Many people could not access my Letter to the Editor in the Wall Street Journal. Here is the letter in its entirety. They excerpted some of it–did not use all of it. Thank you for all your responses.
This does not contain my normal layout and design because we are on our way to Alaska.
Letter to the Editor. Response to article in the Wall Street Journal this morning entitled, “For Some Women, Gender Isn’t Enough.”
We as Americans are very tired of prime time newscasters and national writers asking Hillary about her emails. This is a sexist
tactic that has been used in the careers of females since they won the right to participate in elections. In my long career in higher education, when the men were threatened by excellence, they would raise a false issue that would damage your career. When they raise a damaging question, it gives life to a falsehood about a person and can fester. Asking this email question controls the speaking agenda about Hillary nationwide and keeps on harming her. Why do media people want to keep on harming her? Is it because they can’t find anything else about which to complain. After all, she is “just a woman.”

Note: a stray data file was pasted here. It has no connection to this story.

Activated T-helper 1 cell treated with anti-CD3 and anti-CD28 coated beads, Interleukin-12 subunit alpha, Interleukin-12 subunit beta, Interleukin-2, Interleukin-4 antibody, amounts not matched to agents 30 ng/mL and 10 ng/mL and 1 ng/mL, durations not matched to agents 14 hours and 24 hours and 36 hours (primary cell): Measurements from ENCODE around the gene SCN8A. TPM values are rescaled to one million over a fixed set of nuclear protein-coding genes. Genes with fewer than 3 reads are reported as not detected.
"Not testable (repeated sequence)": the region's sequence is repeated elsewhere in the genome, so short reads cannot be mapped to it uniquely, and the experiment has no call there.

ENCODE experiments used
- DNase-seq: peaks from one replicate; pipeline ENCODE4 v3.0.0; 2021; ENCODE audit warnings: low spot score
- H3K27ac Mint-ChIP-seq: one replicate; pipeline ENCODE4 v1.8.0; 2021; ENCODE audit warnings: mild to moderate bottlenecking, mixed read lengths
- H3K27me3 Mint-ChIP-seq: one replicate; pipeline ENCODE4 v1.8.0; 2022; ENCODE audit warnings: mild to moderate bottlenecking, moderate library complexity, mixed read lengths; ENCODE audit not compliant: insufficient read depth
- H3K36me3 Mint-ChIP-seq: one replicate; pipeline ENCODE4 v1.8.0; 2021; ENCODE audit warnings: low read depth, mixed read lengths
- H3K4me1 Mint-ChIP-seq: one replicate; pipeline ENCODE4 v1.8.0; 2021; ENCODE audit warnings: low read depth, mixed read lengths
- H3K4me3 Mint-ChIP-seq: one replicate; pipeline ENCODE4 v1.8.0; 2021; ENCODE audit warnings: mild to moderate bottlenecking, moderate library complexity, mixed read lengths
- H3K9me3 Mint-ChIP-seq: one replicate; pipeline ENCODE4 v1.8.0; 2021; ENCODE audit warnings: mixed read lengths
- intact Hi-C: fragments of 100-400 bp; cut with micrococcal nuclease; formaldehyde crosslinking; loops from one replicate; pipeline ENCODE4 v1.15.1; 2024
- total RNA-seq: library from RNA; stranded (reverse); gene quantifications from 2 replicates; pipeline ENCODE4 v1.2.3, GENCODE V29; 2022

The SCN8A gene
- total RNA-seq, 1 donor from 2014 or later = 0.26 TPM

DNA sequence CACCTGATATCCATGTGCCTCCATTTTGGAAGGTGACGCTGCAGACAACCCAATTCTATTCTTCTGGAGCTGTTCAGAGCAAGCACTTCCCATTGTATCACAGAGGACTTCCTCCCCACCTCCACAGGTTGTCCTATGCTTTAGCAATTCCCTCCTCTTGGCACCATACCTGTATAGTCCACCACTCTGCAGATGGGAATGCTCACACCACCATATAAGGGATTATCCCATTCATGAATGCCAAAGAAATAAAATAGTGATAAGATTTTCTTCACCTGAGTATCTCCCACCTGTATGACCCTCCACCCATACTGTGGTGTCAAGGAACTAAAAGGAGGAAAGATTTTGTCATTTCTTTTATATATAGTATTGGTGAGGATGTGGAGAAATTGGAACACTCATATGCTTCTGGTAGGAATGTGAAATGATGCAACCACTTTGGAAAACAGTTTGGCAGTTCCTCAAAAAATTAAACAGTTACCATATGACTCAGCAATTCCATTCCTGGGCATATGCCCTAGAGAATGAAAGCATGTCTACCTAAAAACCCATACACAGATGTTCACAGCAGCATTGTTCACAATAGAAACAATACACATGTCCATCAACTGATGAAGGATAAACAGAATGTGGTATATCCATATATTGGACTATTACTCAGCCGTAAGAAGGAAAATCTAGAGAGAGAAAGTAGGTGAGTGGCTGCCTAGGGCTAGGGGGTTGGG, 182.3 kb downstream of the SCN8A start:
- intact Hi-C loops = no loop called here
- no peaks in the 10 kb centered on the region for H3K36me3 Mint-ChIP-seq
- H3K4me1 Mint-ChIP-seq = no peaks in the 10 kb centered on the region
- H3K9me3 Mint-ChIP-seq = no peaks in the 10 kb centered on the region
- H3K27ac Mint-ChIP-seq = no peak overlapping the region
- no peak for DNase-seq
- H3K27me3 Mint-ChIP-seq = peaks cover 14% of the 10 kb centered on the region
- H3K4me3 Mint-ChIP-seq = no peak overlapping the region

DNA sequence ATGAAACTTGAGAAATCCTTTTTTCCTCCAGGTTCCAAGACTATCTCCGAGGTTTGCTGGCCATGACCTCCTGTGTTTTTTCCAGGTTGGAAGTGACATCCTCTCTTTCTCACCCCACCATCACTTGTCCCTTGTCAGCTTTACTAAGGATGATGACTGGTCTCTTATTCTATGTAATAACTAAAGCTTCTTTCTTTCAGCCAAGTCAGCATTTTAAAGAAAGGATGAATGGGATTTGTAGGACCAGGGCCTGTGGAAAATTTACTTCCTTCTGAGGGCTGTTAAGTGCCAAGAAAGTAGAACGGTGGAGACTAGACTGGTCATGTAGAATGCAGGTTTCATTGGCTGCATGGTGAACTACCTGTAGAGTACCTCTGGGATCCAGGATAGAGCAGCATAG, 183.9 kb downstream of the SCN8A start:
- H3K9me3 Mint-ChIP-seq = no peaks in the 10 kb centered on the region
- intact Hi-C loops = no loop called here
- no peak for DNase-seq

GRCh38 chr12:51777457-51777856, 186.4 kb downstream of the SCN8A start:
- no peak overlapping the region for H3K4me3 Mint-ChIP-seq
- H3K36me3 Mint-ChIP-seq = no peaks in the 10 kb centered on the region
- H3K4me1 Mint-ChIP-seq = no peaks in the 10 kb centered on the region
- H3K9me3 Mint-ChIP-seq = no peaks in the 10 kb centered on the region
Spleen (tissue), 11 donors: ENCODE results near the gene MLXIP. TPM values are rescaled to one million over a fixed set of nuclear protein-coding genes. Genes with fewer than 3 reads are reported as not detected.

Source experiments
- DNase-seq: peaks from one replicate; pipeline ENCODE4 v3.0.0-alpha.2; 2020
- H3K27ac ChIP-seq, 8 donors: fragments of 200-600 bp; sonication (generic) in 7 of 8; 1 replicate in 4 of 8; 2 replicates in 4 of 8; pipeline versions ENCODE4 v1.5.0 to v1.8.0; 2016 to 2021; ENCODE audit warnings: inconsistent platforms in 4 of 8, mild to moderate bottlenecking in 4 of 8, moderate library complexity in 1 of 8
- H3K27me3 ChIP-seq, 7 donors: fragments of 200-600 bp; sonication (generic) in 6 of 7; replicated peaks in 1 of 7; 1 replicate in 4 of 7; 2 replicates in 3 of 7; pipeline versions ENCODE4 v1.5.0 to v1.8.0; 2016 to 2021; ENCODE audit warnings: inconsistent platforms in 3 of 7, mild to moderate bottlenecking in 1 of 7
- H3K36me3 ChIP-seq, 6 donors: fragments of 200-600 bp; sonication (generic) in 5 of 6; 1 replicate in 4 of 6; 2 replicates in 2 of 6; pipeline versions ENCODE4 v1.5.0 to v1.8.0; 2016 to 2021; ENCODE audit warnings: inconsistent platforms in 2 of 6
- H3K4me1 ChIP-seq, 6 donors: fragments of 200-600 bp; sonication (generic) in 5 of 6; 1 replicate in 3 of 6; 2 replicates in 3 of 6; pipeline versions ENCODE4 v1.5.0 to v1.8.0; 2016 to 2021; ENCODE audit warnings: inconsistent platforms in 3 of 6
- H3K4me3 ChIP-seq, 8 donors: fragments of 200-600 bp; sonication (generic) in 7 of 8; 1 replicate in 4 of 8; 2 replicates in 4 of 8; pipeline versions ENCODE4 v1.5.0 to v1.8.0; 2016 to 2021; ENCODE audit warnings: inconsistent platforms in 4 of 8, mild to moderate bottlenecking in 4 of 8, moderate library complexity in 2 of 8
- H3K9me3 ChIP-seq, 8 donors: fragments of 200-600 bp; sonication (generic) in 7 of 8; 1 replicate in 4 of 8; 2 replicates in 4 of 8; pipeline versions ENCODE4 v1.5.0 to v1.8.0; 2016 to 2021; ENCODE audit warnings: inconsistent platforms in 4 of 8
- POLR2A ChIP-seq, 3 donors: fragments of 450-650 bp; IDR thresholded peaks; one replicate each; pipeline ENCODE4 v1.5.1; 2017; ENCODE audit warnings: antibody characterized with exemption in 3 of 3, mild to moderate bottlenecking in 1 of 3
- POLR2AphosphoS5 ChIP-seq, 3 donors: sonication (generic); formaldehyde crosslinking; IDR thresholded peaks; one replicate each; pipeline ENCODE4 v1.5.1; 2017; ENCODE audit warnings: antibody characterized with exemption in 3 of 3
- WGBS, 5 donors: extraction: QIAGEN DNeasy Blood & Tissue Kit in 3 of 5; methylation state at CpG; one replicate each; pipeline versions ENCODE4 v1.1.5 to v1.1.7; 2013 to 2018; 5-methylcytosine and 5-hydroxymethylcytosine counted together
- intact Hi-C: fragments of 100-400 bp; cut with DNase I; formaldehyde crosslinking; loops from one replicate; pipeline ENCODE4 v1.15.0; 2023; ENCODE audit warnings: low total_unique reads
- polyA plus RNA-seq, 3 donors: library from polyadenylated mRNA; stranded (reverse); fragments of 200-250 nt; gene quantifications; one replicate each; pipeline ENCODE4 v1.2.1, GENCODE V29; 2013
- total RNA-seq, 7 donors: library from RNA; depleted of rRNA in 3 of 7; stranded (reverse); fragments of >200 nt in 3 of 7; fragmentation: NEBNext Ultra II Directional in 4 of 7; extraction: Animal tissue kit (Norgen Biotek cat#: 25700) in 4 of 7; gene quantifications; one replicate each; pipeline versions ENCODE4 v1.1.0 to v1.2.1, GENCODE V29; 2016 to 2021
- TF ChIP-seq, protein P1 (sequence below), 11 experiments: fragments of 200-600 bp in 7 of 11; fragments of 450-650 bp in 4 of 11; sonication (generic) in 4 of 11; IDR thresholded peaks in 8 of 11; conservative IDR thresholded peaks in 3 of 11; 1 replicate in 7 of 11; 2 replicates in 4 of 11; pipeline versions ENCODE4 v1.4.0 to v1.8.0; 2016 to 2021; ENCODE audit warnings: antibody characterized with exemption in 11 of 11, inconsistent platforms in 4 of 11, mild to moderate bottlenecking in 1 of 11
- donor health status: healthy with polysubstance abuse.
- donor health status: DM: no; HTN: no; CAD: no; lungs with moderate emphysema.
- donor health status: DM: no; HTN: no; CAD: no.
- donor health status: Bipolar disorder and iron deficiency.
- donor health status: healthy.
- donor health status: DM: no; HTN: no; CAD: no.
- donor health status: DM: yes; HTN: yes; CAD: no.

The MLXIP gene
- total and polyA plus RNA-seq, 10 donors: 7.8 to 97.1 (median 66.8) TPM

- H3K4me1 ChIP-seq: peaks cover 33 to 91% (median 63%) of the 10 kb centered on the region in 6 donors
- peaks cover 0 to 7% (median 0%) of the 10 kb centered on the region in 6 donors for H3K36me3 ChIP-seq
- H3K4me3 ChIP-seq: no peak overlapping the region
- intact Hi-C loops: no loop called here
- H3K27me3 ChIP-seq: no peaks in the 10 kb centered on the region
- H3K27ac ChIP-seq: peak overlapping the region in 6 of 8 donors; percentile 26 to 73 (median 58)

I am personally offended that right on the front page of the Wall Street Journal two women want to argue against pressing for a continued breaking of the glass ceiling. Yes, some of us got jobs and some of us survived the continued male abuse and political maneuvering to destroy our careers. We had to be better at everything in order to even be considered for a job. Then when we did manage to get that job, we had to work harder and longer to keep it. In higher education we had to teach more students, and spend more time on committees, publish more, and buy our own teaching materials and solve our own problems. Because those men were not there to help us to succeed in any way. They were helping each other.
Gender is important. Hillary’s life is important for all women who believe that they might actually gain a piece of the American
Dream. I am not going to fill this piece with statistics, but those of us who have fought hard over the last forty years to maintain a career and life know that last night was one of the most important events of the century. It certainly was one of the most important events for women since the founding of our country.
Marla J. Selvidge